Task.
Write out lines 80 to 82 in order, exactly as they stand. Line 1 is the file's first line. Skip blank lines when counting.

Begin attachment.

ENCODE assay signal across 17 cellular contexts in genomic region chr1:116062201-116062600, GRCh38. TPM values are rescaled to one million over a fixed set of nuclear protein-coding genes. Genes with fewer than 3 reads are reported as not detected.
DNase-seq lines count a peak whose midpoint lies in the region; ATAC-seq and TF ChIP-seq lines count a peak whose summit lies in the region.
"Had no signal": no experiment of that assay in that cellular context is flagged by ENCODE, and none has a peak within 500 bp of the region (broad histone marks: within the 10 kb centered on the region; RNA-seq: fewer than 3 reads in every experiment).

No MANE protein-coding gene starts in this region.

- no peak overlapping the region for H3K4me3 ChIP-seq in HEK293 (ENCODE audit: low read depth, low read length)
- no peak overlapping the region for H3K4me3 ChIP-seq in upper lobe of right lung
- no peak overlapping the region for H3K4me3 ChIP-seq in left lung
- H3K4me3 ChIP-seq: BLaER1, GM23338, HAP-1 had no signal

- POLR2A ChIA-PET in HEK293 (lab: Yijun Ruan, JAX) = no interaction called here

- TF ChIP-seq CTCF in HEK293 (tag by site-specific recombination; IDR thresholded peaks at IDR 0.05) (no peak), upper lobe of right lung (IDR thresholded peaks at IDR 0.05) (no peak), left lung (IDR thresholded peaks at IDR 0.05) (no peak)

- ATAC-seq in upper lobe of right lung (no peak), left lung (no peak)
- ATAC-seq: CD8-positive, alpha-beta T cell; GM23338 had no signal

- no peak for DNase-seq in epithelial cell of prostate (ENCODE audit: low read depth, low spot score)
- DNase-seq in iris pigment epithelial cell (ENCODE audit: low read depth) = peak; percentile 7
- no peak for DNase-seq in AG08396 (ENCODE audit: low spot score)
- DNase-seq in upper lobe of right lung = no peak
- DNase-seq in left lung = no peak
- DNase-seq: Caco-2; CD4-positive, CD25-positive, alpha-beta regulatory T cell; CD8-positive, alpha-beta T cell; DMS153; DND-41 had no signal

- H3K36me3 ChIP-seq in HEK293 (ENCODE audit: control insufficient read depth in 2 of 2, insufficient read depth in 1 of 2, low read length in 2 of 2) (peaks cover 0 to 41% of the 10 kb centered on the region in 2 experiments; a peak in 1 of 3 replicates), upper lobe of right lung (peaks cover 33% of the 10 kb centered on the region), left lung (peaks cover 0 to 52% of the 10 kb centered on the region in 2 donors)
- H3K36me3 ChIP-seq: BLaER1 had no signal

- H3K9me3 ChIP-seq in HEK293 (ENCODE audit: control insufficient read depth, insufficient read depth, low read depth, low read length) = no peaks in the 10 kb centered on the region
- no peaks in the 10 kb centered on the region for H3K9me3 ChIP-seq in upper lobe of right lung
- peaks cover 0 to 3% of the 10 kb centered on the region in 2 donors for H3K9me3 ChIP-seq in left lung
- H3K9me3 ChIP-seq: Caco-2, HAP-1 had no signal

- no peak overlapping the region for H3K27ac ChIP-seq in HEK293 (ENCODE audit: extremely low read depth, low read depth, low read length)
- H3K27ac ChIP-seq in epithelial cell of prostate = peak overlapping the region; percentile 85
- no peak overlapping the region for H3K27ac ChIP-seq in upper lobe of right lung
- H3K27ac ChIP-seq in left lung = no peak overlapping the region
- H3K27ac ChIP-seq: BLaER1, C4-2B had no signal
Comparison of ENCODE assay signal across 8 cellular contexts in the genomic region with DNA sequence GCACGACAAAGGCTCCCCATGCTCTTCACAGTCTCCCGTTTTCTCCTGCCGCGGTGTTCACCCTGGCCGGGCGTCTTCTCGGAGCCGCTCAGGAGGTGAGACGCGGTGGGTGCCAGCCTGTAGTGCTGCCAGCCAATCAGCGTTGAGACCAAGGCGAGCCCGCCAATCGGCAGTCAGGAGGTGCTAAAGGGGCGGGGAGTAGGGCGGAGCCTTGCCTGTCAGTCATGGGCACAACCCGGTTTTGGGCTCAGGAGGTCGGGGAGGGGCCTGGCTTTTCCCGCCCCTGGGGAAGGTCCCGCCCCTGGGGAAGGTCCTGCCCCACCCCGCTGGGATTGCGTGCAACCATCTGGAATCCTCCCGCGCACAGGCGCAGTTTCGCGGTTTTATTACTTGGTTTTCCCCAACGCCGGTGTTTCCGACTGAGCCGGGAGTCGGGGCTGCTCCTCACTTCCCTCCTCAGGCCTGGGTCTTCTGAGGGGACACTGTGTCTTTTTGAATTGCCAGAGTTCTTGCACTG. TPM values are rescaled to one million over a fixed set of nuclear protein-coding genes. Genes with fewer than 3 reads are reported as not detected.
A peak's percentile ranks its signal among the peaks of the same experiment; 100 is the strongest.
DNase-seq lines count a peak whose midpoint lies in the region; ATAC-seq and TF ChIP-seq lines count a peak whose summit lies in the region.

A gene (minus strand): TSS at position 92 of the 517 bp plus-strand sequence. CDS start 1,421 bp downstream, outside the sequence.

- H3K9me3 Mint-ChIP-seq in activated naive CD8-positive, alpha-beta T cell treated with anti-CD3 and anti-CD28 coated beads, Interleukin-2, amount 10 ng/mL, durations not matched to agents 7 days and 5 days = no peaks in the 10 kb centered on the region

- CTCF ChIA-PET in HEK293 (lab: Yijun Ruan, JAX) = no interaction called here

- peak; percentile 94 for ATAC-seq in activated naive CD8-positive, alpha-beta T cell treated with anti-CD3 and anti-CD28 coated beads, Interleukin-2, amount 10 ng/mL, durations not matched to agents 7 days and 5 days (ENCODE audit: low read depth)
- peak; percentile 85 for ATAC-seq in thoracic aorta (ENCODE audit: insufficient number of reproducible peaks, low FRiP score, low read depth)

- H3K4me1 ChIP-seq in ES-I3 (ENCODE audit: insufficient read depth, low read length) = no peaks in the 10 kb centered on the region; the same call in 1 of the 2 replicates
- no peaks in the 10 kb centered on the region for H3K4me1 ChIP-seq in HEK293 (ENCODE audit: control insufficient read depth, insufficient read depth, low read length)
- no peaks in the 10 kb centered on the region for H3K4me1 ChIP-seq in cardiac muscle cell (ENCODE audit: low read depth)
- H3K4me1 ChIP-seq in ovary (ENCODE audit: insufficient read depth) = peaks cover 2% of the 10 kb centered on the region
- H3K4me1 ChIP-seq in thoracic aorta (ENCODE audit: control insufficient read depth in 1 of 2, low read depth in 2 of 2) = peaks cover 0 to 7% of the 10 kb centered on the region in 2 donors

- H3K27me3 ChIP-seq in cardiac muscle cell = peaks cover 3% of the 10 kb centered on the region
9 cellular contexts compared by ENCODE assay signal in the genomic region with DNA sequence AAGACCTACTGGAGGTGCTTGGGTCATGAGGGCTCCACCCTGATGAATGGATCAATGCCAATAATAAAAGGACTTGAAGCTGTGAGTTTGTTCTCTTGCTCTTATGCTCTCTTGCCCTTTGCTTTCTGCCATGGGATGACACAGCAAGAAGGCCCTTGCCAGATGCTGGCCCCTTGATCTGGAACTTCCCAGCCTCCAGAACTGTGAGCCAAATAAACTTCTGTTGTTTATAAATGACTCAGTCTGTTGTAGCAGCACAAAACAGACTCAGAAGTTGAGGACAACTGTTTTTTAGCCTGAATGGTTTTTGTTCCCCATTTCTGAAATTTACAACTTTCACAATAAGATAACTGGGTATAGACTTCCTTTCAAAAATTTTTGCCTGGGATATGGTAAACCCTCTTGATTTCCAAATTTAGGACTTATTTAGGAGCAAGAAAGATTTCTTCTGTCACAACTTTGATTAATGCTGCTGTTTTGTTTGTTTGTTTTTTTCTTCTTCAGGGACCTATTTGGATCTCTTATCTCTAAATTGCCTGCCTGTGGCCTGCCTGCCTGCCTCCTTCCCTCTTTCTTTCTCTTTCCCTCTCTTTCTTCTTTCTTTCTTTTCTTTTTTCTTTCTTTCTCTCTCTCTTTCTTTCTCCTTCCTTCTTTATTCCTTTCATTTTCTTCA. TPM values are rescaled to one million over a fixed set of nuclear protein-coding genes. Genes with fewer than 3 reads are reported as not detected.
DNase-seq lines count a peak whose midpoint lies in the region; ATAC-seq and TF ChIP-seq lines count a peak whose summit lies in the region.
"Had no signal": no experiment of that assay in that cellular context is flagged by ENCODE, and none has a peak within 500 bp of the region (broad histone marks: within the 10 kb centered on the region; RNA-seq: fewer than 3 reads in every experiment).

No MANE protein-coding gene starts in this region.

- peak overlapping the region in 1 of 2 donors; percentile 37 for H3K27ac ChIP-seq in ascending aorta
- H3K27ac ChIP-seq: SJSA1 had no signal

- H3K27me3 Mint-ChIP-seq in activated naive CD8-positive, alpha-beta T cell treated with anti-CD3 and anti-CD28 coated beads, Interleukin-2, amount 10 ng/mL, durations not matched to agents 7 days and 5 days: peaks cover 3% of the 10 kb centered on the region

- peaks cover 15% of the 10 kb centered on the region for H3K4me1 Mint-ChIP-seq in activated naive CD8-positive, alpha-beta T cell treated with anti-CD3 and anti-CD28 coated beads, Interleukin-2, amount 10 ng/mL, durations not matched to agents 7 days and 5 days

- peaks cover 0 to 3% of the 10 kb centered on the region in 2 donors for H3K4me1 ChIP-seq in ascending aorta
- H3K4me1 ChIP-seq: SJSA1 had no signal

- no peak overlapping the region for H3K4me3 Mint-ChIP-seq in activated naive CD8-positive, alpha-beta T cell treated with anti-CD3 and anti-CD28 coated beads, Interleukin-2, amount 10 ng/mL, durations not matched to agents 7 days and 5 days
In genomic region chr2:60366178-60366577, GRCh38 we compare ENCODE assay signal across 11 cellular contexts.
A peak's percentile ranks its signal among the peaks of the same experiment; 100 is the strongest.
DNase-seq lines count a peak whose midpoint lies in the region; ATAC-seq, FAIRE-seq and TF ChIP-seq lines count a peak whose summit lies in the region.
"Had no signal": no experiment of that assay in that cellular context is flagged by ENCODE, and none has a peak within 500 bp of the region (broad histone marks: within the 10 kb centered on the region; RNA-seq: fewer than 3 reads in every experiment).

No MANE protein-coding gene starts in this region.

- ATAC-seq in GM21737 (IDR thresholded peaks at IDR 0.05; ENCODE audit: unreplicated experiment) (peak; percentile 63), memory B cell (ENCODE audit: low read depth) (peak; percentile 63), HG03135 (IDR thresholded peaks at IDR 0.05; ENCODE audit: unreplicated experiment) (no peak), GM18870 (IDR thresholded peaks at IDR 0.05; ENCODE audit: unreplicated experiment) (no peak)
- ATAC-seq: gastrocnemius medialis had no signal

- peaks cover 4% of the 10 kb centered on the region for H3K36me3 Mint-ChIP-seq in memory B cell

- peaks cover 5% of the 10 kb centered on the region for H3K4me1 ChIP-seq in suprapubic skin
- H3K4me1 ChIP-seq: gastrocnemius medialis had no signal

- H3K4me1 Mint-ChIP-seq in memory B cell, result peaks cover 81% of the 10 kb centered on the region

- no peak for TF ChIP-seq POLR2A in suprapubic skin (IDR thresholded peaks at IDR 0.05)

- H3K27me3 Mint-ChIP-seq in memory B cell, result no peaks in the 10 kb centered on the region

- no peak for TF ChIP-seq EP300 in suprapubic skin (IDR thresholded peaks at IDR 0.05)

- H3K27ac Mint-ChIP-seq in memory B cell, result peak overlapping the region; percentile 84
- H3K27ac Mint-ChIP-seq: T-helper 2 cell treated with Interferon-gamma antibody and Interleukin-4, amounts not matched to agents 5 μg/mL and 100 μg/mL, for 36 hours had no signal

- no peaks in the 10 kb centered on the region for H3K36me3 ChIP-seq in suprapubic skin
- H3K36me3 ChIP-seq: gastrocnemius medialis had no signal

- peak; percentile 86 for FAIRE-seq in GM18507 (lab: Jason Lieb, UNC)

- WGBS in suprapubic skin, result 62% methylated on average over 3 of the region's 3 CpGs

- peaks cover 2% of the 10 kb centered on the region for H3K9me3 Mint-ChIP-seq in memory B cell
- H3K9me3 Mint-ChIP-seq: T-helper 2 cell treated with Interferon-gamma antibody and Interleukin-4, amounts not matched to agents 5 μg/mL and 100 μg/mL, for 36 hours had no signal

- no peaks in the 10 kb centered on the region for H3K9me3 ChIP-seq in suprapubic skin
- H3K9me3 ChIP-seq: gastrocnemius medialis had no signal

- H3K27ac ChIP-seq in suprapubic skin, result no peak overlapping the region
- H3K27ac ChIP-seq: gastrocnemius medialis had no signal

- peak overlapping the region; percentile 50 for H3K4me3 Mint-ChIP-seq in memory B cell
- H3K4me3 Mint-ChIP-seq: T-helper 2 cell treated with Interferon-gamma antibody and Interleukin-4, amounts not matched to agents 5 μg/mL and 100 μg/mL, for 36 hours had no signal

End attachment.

- H3K27ac ChIP-seq: gastrocnemius medialis had no signal

- peak overlapping the region; percentile 50 for H3K4me3 Mint-ChIP-seq in memory B cell
- H3K4me3 Mint-ChIP-seq: T-helper 2 cell treated with Interferon-gamma antibody and Interleukin-4, amounts not matched to agents 5 μg/mL and 100 μg/mL, for 36 hours had no signal